A Russian-American lawyer who attended the June 2016 Trump Tower meeting with key members of Donald Trump’s inner circle, including Donald Trump Jr. and Jared Kushner, was once at the center of a US government investigation into Russian money laundering.
On Tuesday the Washington Post identified Ike Kaveladze as the eighth attendee of a meeting Trump Jr., Kushner, and then-Trump campaign chairman Paul Manafort held in expectation they would receive damaging information about Hillary Clinton as part of a Russian government effort to boost Trump’s candidacy. The other participants in the meeting included Natalia Veselnitskaya, a Russian lawyer with ties to the Kremlin, and Rinat Akhmetshin, a former Soviet counterintelligence operative now working as lobbyist in the United States.
The sit-down was arranged by music publicist Rob Goldstone, who represents Emin Agalarov, the pop singer son of Russian construction magnate Aras Agalarov. In 2013, Donald Trump partnered with the Agalarovs to bring the Miss Universe pageant to Moscow. In a June 3, 2016 email to Donald Trump Jr., which the president’s son forwarded to Kushner and Manafort, Goldstone explained: “Emin just called and asked me to contact you with something very interesting. The Crown prosecutor of Russia met with his father Aras this morning and in their meeting offered to provide the Trump campaign with some official documents and information that would incriminate Hillary and her dealings with Russia and would be very useful to your father.” He added, “This is obviously very high level and sensitive information but is part of Russia and its government’s support for Mr. Trump—helped along by Aras and Emin.”
Kaveladze, the vice president of Crocus Group International, Aras Agalarov’s company, attended the Trump Tower meeting as a representative of the Agalarovs. And it turns out he has a controversial past.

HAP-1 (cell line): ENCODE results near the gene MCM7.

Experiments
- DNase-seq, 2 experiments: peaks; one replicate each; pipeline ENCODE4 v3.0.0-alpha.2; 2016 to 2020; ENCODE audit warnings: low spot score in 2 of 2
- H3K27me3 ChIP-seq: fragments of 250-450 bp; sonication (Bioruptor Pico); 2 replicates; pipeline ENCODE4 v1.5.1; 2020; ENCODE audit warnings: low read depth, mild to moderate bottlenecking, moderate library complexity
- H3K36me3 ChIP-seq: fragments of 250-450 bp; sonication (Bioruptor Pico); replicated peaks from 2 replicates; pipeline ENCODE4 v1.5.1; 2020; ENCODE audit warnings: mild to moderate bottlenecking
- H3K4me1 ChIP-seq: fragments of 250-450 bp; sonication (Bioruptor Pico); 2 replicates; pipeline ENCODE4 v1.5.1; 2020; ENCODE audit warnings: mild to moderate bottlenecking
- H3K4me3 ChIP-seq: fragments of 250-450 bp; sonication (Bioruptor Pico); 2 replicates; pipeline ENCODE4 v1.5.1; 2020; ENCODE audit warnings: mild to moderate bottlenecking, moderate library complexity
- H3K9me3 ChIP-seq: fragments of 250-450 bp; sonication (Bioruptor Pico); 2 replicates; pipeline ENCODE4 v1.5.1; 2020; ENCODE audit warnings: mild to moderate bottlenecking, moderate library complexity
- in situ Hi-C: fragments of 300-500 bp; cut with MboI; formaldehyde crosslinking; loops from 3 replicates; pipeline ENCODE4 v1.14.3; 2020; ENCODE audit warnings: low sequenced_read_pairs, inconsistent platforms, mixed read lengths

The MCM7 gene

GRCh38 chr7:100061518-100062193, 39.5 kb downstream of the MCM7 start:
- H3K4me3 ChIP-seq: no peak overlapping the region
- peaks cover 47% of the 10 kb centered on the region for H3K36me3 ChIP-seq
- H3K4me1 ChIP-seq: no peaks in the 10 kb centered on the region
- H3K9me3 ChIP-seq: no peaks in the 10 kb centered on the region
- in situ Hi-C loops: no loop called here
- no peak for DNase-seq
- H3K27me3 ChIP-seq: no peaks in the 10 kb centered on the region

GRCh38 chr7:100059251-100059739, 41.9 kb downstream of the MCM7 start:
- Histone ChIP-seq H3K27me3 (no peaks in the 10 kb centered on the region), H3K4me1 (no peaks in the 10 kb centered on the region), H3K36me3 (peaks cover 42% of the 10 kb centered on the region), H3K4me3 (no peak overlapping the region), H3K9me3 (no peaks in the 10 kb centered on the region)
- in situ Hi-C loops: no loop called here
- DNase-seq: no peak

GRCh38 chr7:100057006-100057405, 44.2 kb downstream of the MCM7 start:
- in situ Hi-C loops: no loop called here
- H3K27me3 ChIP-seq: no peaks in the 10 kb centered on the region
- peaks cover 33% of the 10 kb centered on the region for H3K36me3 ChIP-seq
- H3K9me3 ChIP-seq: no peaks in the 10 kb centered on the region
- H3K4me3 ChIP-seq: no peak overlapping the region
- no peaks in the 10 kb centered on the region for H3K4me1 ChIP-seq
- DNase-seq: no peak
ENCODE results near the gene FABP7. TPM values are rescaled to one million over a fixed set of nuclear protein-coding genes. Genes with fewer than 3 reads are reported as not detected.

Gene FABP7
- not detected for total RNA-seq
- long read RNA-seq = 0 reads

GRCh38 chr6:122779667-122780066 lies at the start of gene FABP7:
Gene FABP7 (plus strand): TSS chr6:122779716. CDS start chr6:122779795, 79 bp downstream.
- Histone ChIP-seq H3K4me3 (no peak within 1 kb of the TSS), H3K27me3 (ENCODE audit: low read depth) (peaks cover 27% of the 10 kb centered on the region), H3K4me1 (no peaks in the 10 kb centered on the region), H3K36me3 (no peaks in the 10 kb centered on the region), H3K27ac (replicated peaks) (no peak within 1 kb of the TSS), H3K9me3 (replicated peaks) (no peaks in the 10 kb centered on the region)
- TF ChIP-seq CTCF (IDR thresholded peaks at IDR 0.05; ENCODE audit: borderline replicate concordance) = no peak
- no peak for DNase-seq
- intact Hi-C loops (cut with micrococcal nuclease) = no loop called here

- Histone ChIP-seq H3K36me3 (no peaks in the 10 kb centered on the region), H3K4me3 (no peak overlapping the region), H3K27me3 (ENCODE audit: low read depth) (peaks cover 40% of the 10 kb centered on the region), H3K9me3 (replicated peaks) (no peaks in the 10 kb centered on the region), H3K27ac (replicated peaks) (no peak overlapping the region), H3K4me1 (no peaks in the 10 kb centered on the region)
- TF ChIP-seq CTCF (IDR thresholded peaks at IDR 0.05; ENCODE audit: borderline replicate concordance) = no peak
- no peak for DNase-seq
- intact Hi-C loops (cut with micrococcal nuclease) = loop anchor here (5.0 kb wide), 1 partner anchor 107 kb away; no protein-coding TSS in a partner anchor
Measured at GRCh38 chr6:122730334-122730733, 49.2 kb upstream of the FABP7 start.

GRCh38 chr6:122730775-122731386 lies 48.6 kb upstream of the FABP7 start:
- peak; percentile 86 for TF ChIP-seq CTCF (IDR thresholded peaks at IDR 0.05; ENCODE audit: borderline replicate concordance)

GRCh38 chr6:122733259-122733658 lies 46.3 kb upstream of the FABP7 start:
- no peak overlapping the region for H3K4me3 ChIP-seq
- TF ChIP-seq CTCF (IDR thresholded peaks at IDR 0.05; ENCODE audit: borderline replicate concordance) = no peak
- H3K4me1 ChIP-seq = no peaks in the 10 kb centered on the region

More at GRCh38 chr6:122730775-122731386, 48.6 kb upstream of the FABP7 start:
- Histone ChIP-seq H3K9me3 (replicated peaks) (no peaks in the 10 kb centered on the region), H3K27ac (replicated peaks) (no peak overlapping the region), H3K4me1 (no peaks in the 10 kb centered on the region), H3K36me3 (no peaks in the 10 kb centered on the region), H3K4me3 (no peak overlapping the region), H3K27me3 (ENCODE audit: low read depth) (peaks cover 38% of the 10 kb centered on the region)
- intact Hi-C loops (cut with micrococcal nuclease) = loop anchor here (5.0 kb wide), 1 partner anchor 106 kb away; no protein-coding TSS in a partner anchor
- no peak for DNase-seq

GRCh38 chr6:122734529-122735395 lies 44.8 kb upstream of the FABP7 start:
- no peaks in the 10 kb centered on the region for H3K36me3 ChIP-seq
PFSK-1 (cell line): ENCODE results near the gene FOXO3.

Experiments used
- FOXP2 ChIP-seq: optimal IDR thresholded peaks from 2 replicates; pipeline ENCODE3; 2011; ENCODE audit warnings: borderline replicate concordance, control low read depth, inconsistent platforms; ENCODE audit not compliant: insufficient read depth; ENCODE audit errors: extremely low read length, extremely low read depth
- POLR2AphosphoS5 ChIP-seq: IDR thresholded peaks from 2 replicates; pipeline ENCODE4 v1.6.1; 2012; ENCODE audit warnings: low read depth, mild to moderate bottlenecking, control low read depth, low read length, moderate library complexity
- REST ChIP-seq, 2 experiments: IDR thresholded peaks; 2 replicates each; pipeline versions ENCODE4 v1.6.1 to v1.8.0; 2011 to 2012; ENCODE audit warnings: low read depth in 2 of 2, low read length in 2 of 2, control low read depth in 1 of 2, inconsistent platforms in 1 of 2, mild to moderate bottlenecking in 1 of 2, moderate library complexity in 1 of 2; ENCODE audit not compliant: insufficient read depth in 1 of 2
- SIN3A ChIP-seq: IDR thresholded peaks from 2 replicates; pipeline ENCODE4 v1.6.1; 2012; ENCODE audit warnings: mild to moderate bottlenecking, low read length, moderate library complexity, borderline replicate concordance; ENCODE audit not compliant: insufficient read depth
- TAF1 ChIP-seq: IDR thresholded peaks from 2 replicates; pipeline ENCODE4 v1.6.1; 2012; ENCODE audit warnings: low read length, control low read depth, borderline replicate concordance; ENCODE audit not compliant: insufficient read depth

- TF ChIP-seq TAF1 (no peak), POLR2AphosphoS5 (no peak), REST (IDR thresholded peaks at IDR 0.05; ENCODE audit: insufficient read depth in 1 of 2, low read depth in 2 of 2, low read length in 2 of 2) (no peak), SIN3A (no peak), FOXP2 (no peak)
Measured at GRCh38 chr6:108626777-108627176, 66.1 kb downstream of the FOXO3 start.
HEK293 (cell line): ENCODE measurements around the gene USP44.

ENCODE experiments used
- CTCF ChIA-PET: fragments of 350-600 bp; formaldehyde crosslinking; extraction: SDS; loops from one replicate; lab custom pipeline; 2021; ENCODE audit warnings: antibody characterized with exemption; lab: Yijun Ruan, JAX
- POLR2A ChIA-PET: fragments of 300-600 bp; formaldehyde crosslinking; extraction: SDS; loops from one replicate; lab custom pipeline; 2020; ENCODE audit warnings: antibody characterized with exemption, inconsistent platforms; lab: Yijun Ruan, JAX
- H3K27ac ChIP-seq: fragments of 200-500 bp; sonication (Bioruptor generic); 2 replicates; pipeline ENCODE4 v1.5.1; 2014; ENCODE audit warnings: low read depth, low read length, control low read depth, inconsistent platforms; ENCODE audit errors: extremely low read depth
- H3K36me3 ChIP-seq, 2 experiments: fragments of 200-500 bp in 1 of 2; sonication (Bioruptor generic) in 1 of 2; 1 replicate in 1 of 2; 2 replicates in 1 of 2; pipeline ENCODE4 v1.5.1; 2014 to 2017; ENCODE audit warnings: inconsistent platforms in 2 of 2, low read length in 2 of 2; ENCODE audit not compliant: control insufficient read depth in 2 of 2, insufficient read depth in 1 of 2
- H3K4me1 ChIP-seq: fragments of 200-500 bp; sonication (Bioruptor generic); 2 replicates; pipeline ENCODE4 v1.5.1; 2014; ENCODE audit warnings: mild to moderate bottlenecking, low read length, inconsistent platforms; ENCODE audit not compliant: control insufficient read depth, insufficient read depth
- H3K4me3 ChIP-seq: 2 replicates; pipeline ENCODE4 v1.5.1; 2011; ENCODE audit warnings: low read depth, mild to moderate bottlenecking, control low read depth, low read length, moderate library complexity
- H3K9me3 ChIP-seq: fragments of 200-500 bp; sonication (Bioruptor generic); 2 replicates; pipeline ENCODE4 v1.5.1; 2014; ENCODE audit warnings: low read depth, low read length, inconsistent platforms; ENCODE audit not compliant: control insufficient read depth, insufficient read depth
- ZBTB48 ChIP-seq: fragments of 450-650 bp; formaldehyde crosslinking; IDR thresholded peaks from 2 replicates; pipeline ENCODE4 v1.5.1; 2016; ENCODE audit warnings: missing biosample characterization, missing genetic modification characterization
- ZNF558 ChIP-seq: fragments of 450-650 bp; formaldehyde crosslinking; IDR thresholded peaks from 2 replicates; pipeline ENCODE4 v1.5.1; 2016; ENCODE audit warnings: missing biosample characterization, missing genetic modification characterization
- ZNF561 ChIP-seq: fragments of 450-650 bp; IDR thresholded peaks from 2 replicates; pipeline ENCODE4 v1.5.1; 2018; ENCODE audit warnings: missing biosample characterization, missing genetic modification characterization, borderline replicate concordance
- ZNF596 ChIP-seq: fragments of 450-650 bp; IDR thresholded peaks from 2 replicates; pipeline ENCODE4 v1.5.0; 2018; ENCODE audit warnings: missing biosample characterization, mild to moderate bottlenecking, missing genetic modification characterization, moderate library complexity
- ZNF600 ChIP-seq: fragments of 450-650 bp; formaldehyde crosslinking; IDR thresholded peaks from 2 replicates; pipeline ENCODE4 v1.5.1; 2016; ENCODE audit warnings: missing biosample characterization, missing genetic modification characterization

In November 2000, a Government Accountability Office report—requested by then-Sen. Carl Levin—identified International Business Creations, a business run by Kaveladze, as being responsible for opening more than 2,000 bank accounts at two U.S. banks, at the behest of Russian-based brokers. The accounts were used to move more than $1.4 billion from individuals in Russia and Eastern Europe to various spots around the world.
“It is relatively easy for foreign individuals or entities to hide their identities while forming shell corporations that can be used for the purpose of laundering money,” the report determined.
The report—which did not mention Kaveladze by name but did identify companies he founded—harshly criticized the banks involved for having lax policies that allowed accounts to easily be opened and used without the bank ever knowing who the actual customers were.
Kaveladze, who could not be reached for comment on Tuesday, told the New York Times at the time that the entire investigation was unfair and biased.
“What I see here is another Russian witch hunt in the United States,” he said in 2000.
According to the GAO report, Kaveladze, who was born in the Republic of Georgia during the Soviet era, set up a company in 1991 to establish Delaware corporations at the request of Russian brokers. In 1996, he expanded the business to include setting up bank accounts for the new corporate entities he created. The report said Kaveladze’s company set up more than 2,000 Delaware corporations and several hundred bank accounts.
The GAO concluded that hundreds of millions of dollars had been transferred through these accounts associated with Kaveladze. Below is an example of a transaction tracked by GAO investigators.
The full GAO report can be read here: